6. A Quantitative Assessment of Surface Urban Heat Islands Using Satellite Multitemporal Data over Abeokuta, Nigeria

    Directory of Open Access Journals (Sweden)

    K. A. Ishola

    2016-01-01

    Full Text Available The fast urban expansion has led to the transformation of the natural landscape into anthropogenic surfaces. The city of Abeokuta, for instance, is located in a region experiencing rapid urbanization, which has produced a remarkable effect on the surface thermal response. This effect significantly influences urban internal microclimatology on a regional scale. In this study, the surface temperatures and land cover types retrieved from Landsat TM and ETM+ images of Abeokuta city for 1984, 2003, and 2014 were analyzed. A quantitative approach was used to assess surface urban heat islands through the relationships among surface temperature and land cover types. Results showed that impervious surface areas were found to be correlated positively with high temperatures. Conversely, vegetated areas and bare surfaces correlated positively with mid temperature zones. This study found that areas with increasing impervious surfaces will accelerate LST rise and consequently lead to increasing effect of surface urban heat islands. These findings pose a major challenge to urban planners. However, the study would help to quantify the impacts of different scenarios (e.g., vegetation loss to accommodate urban growth on LST and consequently to devise appropriate policy measures.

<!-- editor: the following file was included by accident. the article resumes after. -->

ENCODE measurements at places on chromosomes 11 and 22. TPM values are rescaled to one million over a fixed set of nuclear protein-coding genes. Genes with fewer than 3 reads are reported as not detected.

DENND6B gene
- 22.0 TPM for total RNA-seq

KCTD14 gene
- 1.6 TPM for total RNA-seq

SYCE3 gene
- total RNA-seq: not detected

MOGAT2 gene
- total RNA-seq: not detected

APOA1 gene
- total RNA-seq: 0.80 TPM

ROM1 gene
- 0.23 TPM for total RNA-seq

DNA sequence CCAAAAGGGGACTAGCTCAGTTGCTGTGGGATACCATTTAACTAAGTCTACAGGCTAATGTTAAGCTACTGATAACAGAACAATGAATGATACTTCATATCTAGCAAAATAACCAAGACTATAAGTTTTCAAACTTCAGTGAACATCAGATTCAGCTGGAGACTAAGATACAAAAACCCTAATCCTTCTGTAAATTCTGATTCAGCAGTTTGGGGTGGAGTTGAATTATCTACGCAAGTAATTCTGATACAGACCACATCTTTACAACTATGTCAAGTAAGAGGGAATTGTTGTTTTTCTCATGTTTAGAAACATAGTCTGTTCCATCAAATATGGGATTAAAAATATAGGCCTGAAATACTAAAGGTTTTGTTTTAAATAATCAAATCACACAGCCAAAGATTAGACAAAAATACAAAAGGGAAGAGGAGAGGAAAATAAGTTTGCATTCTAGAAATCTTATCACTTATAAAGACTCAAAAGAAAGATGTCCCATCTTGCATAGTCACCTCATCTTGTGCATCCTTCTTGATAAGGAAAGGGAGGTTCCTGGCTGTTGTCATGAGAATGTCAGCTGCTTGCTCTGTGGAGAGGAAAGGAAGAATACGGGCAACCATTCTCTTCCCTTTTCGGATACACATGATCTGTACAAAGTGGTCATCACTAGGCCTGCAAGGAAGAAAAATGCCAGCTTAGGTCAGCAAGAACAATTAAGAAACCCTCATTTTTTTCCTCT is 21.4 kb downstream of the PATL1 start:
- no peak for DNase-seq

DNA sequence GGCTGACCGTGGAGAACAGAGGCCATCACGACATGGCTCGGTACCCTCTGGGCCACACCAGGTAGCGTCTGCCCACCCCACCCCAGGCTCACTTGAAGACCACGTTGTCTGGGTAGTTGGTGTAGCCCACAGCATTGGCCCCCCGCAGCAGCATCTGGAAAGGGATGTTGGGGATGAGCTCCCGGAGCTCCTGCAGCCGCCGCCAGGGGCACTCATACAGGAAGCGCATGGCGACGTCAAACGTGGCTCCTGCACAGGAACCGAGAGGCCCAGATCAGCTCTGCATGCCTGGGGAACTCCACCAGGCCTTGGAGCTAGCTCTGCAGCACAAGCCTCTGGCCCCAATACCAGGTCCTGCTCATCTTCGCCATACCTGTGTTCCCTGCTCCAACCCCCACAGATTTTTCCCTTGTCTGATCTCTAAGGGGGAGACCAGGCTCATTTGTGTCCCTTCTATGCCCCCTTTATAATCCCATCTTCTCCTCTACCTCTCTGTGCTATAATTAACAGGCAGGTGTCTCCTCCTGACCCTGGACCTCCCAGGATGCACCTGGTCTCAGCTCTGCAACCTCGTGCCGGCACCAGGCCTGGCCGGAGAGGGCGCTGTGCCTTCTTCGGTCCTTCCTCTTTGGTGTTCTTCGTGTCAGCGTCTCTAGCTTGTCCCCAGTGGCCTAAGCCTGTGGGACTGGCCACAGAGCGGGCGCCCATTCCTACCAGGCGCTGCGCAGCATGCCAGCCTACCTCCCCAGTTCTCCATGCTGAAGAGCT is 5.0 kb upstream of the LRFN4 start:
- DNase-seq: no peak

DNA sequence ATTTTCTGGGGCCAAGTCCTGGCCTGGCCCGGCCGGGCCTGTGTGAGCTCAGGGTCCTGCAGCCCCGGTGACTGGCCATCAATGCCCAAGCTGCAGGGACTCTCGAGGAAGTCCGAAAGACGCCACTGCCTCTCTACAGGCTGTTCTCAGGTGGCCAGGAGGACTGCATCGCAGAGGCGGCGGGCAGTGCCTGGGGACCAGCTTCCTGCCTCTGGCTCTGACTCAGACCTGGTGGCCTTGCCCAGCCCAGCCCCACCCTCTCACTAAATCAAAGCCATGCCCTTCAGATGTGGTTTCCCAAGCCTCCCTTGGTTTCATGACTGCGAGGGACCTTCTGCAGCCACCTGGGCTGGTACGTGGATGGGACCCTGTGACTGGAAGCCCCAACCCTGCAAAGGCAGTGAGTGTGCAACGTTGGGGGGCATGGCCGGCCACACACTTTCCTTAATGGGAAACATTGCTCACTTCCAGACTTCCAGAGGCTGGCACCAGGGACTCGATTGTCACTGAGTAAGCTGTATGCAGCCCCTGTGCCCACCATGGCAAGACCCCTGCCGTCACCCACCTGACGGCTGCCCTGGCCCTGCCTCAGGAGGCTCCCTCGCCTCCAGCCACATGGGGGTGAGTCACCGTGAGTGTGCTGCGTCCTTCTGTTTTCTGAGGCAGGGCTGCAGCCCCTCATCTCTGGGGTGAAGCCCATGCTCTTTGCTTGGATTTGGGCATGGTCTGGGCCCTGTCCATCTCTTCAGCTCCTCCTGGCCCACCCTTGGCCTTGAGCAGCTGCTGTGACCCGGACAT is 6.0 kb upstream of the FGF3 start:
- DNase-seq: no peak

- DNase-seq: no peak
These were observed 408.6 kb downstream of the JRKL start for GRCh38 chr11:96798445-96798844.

7. Assessment of Wastewater Discharge Impact from a Sewage Treatment Plant on Lagoon Water, Lagos, Nigeria

    Directory of Open Access Journals (Sweden)

    Ezechiel Longe

    2010-05-01

    Full Text Available The aim of this study was to assess the wastewater discharge impact from the University of Lagos campus treatment plant on the lagoon system . In order to achieve this objective water samples were collected from nine sites and analyzed for different wastewater quality variables. The field survey was carried out between July and November in order to capture both the wet and dry seasons. Average removal efficiencies of measured parameters from treated effluents are 26% for Total Dissolved Solids (TDS, 73% for Biological Oxygen Demand (BOD, 65.8% for Chemical Oxygen Demand (COD and 72% for Total Nitrogen (Total N for the wet season campaign. During the dry season average rem oval efficiencies of measured parameters are 54% for TDS, 54% for BOD, 39% for COD and 42% for Total N. These values are lower than values obtained for the wet season except for TDS. Most parameters in effluents exceeded the National Environmental Protection Regulations, Effluent Limitation standards for discharge into river bodies. Average concentrations of TDS, BOD and COD in lagoon water show higher concentrations than in the treated effluent and are above the regulatory requirements. The research recommends further study on the possible influence of water dynamics and sampling methods on water quality of the lagoon. The overall results from this research conclude that the lagoon is being polluted by effluents discharge from the university treatment plant thereby exposing the health of local residents who use it for recreation and for food production purposes.

  8. Microbiological Safety Assessment of Apple Fruits (Malus domestica Borkh Sold in Owerri Imo State Nigeria

    Directory of Open Access Journals (Sweden)

    Braide Wesley

    2012-04-01